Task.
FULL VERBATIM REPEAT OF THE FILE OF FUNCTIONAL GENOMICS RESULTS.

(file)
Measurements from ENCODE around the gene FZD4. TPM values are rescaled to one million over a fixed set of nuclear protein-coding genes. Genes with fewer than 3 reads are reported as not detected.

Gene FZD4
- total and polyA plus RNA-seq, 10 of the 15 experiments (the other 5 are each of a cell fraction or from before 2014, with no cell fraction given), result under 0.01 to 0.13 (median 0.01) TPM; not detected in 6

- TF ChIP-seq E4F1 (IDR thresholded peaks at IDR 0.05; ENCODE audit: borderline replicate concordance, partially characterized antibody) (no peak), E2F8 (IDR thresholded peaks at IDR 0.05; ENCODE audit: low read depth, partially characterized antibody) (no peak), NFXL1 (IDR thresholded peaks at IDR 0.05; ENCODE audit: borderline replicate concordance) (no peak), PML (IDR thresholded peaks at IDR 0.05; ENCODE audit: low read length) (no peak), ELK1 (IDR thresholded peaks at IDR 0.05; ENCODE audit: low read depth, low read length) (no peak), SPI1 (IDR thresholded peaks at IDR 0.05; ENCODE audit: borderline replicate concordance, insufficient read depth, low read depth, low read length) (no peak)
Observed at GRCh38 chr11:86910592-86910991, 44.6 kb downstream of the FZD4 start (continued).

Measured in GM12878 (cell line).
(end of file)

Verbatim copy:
Measurements from ENCODE around the gene FZD4. TPM values are rescaled to one million over a fixed set of nuclear protein-coding genes. Genes with fewer than 3 reads are reported as not detected.

Gene FZD4
- total and polyA plus RNA-seq, 10 of the 15 experiments (the other 5 are each of a cell fraction or from before 2014, with no cell fraction given), result under 0.01 to 0.13 (median 0.01) TPM; not detected in 6

- TF ChIP-seq E4F1 (IDR thresholded peaks at IDR 0.05; ENCODE audit: borderline replicate concordance, partially characterized antibody) (no peak), E2F8 (IDR thresholded peaks at IDR 0.05; ENCODE audit: low read depth, partially characterized antibody) (no peak), NFXL1 (IDR thresholded peaks at IDR 0.05; ENCODE audit: borderline replicate concordance) (no peak), PML (IDR thresholded peaks at IDR 0.05; ENCODE audit: low read length) (no peak), ELK1 (IDR thresholded peaks at IDR 0.05; ENCODE audit: low read depth, low read length) (no peak), SPI1 (IDR thresholded peaks at IDR 0.05; ENCODE audit: borderline replicate concordance, insufficient read depth, low read depth, low read length) (no peak)
Observed at GRCh38 chr11:86910592-86910991, 44.6 kb downstream of the FZD4 start (continued).

Measured in GM12878 (cell line).